Monday and Tuesday I was in Florence, South Carolina, where I was supposed to be getting things packed for my eventual move out of there. Instead, I spent most of both of those days listening to WJMX News Talk 970 AM while playing Pac-Man Championship Edition and Hexic on my XBox 360. It was actually an enlightening odyssey--I learned about Curtis Sliwa and the Guardian Angels thanks to his mildly obnoxious show--and I was kept up-to-date with the major issues of the day.
So here, in a brief, annotated list, are what I consider to be the major events of this past week (in no particular order):
1.) The Health Care debate
As you can probably guess, I am opposed to government-run health care for a variety of reasons. Regardless of whether or not it's a good thing (and I don't think it is, even though I openly cede that health insurance is way too expensive), it's simply not the government's responsibility to run the health industry anymore than it should run the financial or automotive industries. I don't know what the solution is, but it's definitely not government-owned and -operated health care.
2.) The Iranian Revolution (2009)
There has been a huge amount of discussion about this issue, most of it circulating around President Obama's rather cautious and lukewarm way of addressing the revolution taking place in Iran right now. While I don't agree entirely with the way the President has handled things, I can definitely see the wisdom in his "wait-and-see" approach, unlike most conservative commentators. I do think Obama should have given moral and verbal support to Iranian protesters sooner and more decisively, but it's an immensely complicated situation. Then again, as Newt Gingrich pointed out, when former President Ronald Reagan gave his support for the Polish Solidarity movement in the 1980s, it significantly and markedly improved the morale of those fighting against the Soviet Union. Words can be extremely powerful. Obama knows this better than most anyone else. I just wish he had used them a bit more forcefully for something that really matters.
3.) The Waxman-Markey Bill - A.K.A. "Crap 'n' No-More-Trade"
I have to be honest--I have no idea why this ridiculous energy bill is called "cap-and-trade." I should probably do more reading on the issue, but I know a bad idea when I see one.
Look--I'm not saying that global warming (or cooling) isn't happening. I'm not saying that we should go out and trash the environment and dump toxic waste into rivers. We as a society decide what is an acceptable level of pollution and we have to manage our resources wisely.
But think about it this way: there is, by no means, a concensus on global warming. Also, global warming and cooling have occured naturally for thousands of years. For example, around the year 1000, much of Northern Europe was coming out of a small-scale Ice Age that led to gradual warming and improved crop production. In fact, the increase of crop production allowed for the growth of an urban, merchant class, which very slowly led to capitalism.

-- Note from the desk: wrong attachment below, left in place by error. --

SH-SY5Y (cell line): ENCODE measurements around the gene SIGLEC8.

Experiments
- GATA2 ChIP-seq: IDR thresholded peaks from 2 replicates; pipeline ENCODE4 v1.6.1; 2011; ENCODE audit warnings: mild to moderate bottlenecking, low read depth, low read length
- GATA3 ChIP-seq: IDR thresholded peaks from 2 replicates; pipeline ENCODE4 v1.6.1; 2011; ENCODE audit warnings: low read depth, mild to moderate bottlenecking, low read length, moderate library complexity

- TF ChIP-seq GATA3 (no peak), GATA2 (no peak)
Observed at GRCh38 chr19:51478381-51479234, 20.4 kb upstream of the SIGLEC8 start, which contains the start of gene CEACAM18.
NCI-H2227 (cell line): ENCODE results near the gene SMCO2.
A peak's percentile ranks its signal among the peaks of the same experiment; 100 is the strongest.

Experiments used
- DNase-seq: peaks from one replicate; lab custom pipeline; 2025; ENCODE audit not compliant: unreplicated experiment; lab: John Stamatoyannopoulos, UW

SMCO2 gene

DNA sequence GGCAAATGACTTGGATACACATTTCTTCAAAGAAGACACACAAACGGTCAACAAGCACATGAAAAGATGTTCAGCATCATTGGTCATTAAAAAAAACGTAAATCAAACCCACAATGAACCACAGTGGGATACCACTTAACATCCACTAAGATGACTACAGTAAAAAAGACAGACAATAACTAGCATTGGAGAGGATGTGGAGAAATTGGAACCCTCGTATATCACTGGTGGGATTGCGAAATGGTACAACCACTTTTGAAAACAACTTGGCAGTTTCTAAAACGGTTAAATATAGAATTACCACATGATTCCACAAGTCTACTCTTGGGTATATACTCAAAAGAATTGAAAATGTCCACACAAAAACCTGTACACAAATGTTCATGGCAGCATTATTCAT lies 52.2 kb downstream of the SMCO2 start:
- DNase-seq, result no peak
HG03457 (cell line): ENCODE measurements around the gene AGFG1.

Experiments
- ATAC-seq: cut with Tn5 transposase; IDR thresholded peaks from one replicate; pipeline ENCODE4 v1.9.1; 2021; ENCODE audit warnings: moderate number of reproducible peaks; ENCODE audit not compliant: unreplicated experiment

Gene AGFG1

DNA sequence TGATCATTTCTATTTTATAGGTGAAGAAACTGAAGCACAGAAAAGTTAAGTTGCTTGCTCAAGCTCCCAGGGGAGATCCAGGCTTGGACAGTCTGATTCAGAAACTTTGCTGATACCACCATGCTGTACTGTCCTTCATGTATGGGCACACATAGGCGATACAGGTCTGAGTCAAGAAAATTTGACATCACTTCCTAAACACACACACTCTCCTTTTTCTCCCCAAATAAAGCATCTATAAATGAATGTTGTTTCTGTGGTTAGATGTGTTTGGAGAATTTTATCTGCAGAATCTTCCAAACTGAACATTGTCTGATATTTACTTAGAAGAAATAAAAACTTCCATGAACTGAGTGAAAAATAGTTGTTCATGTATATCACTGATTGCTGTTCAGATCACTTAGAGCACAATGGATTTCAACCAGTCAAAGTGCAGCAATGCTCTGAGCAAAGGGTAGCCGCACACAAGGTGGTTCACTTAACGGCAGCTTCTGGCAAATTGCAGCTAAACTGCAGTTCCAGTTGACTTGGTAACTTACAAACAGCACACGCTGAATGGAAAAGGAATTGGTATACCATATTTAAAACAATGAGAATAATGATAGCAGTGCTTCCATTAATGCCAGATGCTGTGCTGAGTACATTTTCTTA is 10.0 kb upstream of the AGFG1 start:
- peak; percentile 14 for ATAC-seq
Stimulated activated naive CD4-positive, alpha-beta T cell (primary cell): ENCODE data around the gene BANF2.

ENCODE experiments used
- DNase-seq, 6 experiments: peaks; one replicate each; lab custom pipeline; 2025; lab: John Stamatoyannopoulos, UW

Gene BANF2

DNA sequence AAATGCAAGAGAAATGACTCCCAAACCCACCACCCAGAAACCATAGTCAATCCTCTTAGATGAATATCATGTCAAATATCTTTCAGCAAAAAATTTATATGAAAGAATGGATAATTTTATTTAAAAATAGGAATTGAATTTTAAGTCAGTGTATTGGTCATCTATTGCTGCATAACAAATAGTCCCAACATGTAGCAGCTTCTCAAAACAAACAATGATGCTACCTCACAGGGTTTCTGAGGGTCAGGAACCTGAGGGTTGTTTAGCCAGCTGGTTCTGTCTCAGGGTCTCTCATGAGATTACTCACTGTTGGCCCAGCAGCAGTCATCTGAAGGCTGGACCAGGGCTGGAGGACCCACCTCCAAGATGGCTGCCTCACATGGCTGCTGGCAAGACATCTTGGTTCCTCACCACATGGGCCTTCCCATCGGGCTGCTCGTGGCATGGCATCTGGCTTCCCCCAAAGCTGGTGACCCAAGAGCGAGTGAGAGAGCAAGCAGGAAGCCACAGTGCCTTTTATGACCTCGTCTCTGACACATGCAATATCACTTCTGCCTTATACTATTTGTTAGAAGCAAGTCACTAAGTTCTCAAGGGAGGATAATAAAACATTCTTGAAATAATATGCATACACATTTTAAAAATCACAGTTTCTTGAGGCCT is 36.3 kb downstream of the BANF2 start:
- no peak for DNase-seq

If global warming did something that great, maybe we should consider it in a more positive light. The Arctic Ocean is becoming the next geopolitical playground. The opening of the Arctic will create some conflict and some new headaches, especially because Russia is involved, but it will also give access to untapped natural resources, namely oil and natural gas. And those National Geographic nuts will have tons of barely-explored ocean to photograph.
And, again, no one is even sure if global warming is happening. Slick green advertising and feel-good carbon offsets have many fooled, and panicky scientists and former vice-presidents can't wait to tell us how quickly Manhattan is going to be submerged beneath the Atlantic Ocean, but we've been hearing alarmists predict doom for decades. The only difference is that now it's finally become fashionable. The intersection between the environmental movement and pop culture would be pretty fascinating to consider, but I won't go into it here.
That's all to say that we probably shouldn't be doubling the price of energy to fight against something that is perfectly natural and might not be happening, anyway. But, you know.
4.) Mark Sanford disappeared... then came back and told us he was having an affair
This bit of news really disappointed. All weekend and earlier this week I had been hearing about Governor Sanford's mysterious disappearance. As you all know, I am a huge fan of South Carolina's governor and have followed his political career with a great deal of interest. So at first I was willing to give our wayward governor the benefit of the doubt. I initially suspected that he had gone to blow off some steam after experiencing a tough session of the legislature and heaps of national scrutiny. In fact, I figured the only reason that anyone even noticed is because he's caught so much flak lately for his resistance to the federal government's stimulus money--a step I still applaud, especially in light of the fact that the States are losing more and more of their power in our federal system. Anyway, it was a dumb move not to tell anyone where he was going, but, hey--this is South Carolina. If someone doesn't go on a spontaneous camping trip it's odd.